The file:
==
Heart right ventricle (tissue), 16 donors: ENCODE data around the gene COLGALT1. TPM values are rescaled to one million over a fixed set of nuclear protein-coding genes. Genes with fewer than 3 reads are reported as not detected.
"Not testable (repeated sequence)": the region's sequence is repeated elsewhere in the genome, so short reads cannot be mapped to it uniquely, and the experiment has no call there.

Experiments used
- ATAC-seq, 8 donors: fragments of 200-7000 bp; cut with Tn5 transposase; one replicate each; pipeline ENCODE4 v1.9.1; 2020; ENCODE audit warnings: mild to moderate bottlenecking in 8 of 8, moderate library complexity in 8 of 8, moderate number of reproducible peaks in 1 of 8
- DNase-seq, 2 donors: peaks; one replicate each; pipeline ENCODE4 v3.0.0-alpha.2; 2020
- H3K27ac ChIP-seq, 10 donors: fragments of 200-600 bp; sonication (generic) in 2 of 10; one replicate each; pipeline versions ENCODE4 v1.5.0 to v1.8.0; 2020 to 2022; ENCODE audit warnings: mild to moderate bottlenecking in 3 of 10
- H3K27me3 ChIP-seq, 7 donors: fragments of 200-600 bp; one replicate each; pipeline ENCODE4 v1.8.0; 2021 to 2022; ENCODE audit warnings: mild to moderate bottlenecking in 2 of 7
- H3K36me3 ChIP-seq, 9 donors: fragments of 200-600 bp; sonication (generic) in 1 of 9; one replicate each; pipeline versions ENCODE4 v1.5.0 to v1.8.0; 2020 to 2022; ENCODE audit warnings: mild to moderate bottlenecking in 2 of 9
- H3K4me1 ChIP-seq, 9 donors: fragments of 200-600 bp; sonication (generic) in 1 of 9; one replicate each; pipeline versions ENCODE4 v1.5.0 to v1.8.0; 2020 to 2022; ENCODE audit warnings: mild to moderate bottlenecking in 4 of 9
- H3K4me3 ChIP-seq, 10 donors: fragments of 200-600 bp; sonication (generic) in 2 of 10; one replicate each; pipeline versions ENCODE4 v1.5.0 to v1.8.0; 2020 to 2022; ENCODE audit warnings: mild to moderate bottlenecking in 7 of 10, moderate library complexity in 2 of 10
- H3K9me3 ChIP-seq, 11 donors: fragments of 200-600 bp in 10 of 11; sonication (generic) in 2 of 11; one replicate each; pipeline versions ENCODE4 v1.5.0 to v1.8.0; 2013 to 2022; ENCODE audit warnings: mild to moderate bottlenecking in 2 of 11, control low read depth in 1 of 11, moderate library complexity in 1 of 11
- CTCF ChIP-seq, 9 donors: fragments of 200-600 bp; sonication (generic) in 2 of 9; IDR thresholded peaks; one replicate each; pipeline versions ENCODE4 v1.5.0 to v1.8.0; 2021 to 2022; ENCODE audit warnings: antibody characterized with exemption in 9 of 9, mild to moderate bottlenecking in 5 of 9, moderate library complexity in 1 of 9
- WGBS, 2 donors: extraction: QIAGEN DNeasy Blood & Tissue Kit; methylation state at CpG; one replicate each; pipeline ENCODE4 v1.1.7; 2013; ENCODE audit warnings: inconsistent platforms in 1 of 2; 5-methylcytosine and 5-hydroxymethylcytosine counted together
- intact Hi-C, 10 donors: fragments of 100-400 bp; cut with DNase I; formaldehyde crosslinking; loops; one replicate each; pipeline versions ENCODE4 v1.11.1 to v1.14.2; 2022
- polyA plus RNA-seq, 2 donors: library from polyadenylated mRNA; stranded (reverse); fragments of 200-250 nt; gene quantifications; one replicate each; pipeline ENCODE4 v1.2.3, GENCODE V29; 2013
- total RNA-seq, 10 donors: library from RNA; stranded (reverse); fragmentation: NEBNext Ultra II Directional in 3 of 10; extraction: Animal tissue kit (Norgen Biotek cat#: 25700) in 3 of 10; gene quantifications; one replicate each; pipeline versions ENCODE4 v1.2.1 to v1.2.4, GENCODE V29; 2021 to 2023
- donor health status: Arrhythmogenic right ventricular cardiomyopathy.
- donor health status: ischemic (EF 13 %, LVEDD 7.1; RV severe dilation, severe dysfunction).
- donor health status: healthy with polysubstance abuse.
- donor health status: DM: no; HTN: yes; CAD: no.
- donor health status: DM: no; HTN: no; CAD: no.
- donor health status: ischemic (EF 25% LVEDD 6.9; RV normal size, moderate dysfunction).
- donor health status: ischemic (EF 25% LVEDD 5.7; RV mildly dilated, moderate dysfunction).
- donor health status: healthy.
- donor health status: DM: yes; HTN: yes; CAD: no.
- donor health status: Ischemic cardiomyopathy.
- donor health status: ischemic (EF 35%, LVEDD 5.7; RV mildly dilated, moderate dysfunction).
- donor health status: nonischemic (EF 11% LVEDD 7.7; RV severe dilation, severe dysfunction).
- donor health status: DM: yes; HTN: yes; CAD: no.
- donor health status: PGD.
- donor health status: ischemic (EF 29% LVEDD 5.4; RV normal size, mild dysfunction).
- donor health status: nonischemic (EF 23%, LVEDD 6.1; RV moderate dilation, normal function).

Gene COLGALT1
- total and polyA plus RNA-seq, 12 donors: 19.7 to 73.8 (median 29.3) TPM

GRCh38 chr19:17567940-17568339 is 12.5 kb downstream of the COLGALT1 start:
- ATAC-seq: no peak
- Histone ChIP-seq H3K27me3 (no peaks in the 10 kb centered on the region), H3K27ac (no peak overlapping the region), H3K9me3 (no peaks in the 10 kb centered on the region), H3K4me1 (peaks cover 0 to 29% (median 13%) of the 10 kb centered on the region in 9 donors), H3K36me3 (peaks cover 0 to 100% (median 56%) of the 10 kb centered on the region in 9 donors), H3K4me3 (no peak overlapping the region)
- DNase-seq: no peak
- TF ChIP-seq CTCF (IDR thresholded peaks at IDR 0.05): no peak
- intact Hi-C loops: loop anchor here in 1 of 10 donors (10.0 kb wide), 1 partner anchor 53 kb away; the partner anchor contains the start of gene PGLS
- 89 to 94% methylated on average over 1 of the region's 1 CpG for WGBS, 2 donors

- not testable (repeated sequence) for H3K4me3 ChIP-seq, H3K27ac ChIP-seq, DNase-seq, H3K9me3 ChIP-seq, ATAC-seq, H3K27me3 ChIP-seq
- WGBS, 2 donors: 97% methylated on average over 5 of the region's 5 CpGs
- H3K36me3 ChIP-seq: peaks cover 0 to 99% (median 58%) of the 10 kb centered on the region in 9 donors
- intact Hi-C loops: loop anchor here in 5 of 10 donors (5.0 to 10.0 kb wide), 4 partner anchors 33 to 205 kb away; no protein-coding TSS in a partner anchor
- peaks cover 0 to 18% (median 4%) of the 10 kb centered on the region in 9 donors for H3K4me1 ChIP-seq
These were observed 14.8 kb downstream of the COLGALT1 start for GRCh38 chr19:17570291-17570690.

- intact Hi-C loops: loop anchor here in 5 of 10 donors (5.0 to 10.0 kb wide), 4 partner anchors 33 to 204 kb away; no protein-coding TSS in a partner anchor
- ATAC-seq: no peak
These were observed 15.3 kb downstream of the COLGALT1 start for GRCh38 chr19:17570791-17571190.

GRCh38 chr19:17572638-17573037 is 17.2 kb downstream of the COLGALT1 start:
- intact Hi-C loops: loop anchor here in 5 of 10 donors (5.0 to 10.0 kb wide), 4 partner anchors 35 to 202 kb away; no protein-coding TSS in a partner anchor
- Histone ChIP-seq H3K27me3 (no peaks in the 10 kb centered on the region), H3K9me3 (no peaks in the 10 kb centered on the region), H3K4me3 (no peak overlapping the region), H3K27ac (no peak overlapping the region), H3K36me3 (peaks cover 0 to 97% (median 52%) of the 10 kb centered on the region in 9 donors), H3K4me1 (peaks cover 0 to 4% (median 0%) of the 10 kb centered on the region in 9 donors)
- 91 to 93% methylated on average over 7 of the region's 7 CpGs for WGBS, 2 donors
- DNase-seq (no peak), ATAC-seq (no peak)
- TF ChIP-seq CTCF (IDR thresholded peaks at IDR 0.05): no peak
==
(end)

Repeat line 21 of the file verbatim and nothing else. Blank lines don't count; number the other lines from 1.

- donor health status: DM: no; HTN: no; CAD: no.